And the thing is, even if Hearts supporters buy out the full amount currently on offer, that could easily be rendered meaningless by a further share issue. All it takes is the approval of a club general meeting. And as long as Romanov’s company Ubig holds a big enough share, that approval is guaranteed.
In other words, Romanov’s new-found enthusiasm for democracy may be shortlived, or might not amount to much in any case. He still holds the power, Hearts are still in debt to Ubig to the tune of some £22 million, and that does not look like changing any time soon unless some other rich type turns up and whacks a great wad of cash down on the Tynecastle boardroom table.
So it is going to be hard, desperately hard, for Hearts fans to take control of their own club. But a start has been made, by the block buying of shares by supporters’ website Jambos Kickback and by the individual efforts of many others. And they will be spurred on by the knowledge that if and when control is gained, they can ensure that never again will the club be so badly run as it has been in recent years.
Born in Russia in 1947, Romanov grew up in the Soviet era. The younger generation who hold positions of responsibility under him have some acquaintance with Western business practice, but are allowed limited room for manoeuvre. As a result, Hearts have been run since 2005 as if Stalin had bought a book on company management, skimmed through it on the plane to Edinburgh, then started putting its ideas into action the minute he got to Gorgie.
This cackhanded application of modern methods was exposed most clearly in the summer, when the club introduced a “dynamic pricing” policy for season-ticket sales, including renewals. The only aspect of it which was truly dynamic was the way people jumped up and down enraged in the ticket office when they realised how much the price of their seats had increased while they were waiting in the queue.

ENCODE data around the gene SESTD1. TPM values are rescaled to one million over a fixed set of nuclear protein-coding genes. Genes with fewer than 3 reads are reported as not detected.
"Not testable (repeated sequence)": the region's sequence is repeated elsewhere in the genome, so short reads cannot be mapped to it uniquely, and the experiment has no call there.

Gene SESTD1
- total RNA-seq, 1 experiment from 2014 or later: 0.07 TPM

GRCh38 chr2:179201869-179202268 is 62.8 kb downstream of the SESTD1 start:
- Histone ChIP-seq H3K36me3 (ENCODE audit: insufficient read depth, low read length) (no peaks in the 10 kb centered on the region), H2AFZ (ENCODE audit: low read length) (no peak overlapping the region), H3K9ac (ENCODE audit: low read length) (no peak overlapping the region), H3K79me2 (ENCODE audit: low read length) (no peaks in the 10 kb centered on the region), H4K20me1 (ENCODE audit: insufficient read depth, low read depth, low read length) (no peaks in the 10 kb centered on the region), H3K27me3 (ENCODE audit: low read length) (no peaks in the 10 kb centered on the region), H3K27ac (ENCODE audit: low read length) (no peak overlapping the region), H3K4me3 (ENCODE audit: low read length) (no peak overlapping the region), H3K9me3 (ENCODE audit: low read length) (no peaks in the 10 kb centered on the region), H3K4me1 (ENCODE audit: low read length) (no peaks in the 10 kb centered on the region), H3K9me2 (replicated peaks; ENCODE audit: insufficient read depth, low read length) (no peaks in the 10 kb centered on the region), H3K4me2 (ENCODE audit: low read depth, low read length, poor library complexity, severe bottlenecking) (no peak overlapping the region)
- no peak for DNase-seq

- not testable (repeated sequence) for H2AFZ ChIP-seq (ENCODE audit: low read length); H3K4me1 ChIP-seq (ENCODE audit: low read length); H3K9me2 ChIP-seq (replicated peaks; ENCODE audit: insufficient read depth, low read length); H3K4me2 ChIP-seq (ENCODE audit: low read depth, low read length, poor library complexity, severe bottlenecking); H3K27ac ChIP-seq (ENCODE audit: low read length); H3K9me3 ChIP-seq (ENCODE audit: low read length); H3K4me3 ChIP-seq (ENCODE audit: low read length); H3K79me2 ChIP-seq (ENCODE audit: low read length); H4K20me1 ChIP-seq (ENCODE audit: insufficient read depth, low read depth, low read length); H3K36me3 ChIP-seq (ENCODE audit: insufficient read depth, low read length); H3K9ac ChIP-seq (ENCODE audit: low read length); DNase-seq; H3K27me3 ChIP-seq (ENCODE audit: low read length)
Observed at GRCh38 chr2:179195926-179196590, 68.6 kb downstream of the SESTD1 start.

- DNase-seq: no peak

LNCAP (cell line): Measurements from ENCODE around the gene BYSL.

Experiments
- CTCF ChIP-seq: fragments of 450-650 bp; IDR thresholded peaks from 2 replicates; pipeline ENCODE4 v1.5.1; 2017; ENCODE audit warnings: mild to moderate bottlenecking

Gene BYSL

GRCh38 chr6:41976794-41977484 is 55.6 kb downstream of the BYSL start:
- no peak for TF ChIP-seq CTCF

The Romanov regime lost a lot of goodwill then, but similar, more costly inefficiencies have been going on throughout his tenure. In years one and two, for example, several agents were astounded to learn how easily they got inflated salaries for their players.
This is thought to be because Romanov had decreed what the overall budget would be – £10m per year is the figure most often quoted by former employees – and his underlings felt obliged to fulfil it. Even if that meant offering mediocre players a ludicrously lavish weekly wage.
Under supporters’ control, such folly would either not happen, or be swiftly snuffed out when it did. You employ a small, professional group of people to take charge of the club, and in the normal course of events they get on with it without interference. Just as, in the normal course of events, the manager picks the team without having it altered by fax from an office more than 1,000 miles away.
But like the manager, the chief executive and the other professionals are answerable to the owners. And when the supporters are the owners, that means the club is in the hands of the people who care about it most. Not someone who first has so much money that he does not know how to use it properly, and then appears to have so little that he cannot extricate the club from the sorry mess he has made of it.